Intersecting discourses on race and sexuality: compounded colonization among LGBT American Indians/Alaska Natives.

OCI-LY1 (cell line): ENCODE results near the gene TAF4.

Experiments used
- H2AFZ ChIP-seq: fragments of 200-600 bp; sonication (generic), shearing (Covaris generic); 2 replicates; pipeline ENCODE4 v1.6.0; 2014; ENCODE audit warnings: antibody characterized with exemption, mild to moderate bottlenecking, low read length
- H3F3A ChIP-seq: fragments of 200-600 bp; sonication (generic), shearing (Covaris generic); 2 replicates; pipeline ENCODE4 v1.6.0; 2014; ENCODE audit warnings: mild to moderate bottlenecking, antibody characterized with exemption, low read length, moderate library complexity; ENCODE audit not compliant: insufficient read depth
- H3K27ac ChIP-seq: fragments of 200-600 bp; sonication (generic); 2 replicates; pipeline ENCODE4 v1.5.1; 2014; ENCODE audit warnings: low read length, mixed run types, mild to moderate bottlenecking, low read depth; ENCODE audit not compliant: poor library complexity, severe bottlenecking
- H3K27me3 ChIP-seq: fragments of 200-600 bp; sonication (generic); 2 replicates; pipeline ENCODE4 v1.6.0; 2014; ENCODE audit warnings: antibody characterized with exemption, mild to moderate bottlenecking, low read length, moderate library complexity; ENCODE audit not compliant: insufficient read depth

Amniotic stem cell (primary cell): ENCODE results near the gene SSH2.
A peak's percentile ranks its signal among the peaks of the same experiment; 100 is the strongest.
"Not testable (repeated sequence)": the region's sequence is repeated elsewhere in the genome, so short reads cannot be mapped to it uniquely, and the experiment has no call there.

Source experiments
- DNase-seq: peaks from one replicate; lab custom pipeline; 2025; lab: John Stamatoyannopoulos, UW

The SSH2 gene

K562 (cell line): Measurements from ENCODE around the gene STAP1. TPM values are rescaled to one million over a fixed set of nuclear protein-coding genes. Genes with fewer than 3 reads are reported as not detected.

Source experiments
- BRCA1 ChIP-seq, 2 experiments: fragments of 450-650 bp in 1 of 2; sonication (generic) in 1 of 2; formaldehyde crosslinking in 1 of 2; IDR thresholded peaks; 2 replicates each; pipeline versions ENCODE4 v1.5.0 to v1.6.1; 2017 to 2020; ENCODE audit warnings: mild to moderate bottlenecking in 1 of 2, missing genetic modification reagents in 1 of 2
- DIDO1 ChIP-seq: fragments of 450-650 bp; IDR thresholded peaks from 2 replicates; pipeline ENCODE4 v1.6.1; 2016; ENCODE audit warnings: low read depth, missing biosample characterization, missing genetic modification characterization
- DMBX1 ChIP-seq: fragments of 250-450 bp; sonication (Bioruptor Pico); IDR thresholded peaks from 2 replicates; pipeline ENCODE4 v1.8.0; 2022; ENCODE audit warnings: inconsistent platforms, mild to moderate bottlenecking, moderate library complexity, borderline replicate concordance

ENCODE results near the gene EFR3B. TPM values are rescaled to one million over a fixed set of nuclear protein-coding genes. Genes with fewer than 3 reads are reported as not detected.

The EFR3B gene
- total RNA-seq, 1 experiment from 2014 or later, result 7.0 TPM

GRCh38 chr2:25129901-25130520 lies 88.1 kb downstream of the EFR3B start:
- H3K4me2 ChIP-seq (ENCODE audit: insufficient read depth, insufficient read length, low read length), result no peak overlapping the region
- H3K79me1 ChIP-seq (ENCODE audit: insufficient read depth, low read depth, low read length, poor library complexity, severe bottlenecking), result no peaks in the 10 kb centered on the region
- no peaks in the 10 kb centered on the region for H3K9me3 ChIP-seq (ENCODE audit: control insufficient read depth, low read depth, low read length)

This article examines discourses on race and sexuality in scientific literature during the late-nineteenth and early-twentieth centuries in context of U.S. settler colonialism. It uses a theoretical and methodological intersectional perspective to identify rhetorical strategies deployed in discursive representations salient to lesbian, gay, bisexual, transgender, Two-Spirit, and queer American Indians and Alaska Natives. These representations reflect a context of compounded colonization, a historical configuration of co-constituting discourses based on cultural and ideological assumptions that invidiously marked a social group with consequential, continued effects. Hence, language is a vector of power and a critical vehicle in the project of decolonization.